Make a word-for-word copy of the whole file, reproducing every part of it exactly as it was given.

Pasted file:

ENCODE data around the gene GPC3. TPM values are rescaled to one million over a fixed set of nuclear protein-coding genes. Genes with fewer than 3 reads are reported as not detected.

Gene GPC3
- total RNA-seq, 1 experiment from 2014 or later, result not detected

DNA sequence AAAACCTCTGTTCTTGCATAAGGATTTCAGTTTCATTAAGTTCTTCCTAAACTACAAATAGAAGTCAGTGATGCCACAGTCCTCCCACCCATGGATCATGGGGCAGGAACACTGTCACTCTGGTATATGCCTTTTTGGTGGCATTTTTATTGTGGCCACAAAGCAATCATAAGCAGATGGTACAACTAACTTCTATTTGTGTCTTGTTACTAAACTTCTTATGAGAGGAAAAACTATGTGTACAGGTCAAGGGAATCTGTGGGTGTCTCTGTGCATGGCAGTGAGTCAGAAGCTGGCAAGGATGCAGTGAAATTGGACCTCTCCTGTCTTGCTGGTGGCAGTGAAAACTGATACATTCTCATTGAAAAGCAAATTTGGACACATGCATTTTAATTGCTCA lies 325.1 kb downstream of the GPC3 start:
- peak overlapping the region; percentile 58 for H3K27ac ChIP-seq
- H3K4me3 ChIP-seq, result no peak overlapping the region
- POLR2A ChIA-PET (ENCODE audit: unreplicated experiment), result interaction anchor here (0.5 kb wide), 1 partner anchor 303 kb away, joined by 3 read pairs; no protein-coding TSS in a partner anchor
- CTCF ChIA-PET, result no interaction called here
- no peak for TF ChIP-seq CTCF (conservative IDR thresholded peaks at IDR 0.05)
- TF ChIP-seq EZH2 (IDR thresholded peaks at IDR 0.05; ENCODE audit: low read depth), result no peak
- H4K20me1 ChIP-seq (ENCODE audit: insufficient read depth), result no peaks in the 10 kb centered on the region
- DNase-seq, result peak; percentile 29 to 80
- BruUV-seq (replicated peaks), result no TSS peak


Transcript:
ENCODE data around the gene GPC3. TPM values are rescaled to one million over a fixed set of nuclear protein-coding genes. Genes with fewer than 3 reads are reported as not detected.

Gene GPC3
- total RNA-seq, 1 experiment from 2014 or later, result not detected

DNA sequence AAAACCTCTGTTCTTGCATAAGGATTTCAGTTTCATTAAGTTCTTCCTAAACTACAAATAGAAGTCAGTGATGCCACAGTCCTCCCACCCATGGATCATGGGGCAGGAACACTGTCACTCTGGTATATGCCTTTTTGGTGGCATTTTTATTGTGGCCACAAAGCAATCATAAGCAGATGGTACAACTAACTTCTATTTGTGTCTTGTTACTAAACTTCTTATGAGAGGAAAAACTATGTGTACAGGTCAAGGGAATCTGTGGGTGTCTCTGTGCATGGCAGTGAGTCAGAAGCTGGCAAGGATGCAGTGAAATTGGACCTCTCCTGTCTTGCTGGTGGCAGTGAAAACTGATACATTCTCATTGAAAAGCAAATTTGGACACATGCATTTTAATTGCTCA lies 325.1 kb downstream of the GPC3 start:
- peak overlapping the region; percentile 58 for H3K27ac ChIP-seq
- H3K4me3 ChIP-seq, result no peak overlapping the region
- POLR2A ChIA-PET (ENCODE audit: unreplicated experiment), result interaction anchor here (0.5 kb wide), 1 partner anchor 303 kb away, joined by 3 read pairs; no protein-coding TSS in a partner anchor
- CTCF ChIA-PET, result no interaction called here
- no peak for TF ChIP-seq CTCF (conservative IDR thresholded peaks at IDR 0.05)
- TF ChIP-seq EZH2 (IDR thresholded peaks at IDR 0.05; ENCODE audit: low read depth), result no peak
- H4K20me1 ChIP-seq (ENCODE audit: insufficient read depth), result no peaks in the 10 kb centered on the region
- DNase-seq, result peak; percentile 29 to 80
- BruUV-seq (replicated peaks), result no TSS peak